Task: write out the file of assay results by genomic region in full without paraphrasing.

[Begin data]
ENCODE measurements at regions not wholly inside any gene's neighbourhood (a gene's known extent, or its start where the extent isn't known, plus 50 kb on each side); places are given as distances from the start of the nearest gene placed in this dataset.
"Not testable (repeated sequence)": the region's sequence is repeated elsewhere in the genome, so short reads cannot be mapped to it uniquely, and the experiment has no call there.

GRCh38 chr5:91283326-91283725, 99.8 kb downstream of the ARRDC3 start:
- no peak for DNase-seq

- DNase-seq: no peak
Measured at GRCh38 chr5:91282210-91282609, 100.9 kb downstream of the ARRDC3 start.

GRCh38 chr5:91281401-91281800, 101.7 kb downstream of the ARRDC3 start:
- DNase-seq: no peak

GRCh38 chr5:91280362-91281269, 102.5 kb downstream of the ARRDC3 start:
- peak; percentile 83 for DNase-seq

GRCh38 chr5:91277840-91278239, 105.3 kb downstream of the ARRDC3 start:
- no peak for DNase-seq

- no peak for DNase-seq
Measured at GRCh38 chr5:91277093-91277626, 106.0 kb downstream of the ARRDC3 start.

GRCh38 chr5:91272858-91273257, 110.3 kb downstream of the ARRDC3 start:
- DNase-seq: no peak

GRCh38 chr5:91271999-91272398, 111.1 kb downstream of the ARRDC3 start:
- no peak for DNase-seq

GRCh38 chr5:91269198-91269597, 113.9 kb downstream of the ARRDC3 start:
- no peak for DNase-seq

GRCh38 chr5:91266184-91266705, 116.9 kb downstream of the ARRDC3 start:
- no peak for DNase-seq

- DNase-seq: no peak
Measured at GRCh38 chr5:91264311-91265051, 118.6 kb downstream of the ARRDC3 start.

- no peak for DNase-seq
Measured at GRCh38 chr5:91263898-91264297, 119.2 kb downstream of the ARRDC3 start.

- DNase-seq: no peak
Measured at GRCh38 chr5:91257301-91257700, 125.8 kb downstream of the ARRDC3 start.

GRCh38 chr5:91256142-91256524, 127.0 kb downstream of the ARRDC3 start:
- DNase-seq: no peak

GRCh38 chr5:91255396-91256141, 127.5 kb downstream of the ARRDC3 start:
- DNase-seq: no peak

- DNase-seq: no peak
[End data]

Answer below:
ENCODE measurements at regions not wholly inside any gene's neighbourhood (a gene's known extent, or its start where the extent isn't known, plus 50 kb on each side); places are given as distances from the start of the nearest gene placed in this dataset.
"Not testable (repeated sequence)": the region's sequence is repeated elsewhere in the genome, so short reads cannot be mapped to it uniquely, and the experiment has no call there.

GRCh38 chr5:91283326-91283725, 99.8 kb downstream of the ARRDC3 start:
- no peak for DNase-seq

- DNase-seq: no peak
Measured at GRCh38 chr5:91282210-91282609, 100.9 kb downstream of the ARRDC3 start.

GRCh38 chr5:91281401-91281800, 101.7 kb downstream of the ARRDC3 start:
- DNase-seq: no peak

GRCh38 chr5:91280362-91281269, 102.5 kb downstream of the ARRDC3 start:
- peak; percentile 83 for DNase-seq

GRCh38 chr5:91277840-91278239, 105.3 kb downstream of the ARRDC3 start:
- no peak for DNase-seq

- no peak for DNase-seq
Measured at GRCh38 chr5:91277093-91277626, 106.0 kb downstream of the ARRDC3 start.

GRCh38 chr5:91272858-91273257, 110.3 kb downstream of the ARRDC3 start:
- DNase-seq: no peak

GRCh38 chr5:91271999-91272398, 111.1 kb downstream of the ARRDC3 start:
- no peak for DNase-seq

GRCh38 chr5:91269198-91269597, 113.9 kb downstream of the ARRDC3 start:
- no peak for DNase-seq

GRCh38 chr5:91266184-91266705, 116.9 kb downstream of the ARRDC3 start:
- no peak for DNase-seq

- DNase-seq: no peak
Measured at GRCh38 chr5:91264311-91265051, 118.6 kb downstream of the ARRDC3 start.

- no peak for DNase-seq
Measured at GRCh38 chr5:91263898-91264297, 119.2 kb downstream of the ARRDC3 start.

- DNase-seq: no peak
Measured at GRCh38 chr5:91257301-91257700, 125.8 kb downstream of the ARRDC3 start.

GRCh38 chr5:91256142-91256524, 127.0 kb downstream of the ARRDC3 start:
- DNase-seq: no peak

GRCh38 chr5:91255396-91256141, 127.5 kb downstream of the ARRDC3 start:
- DNase-seq: no peak

- DNase-seq: no peak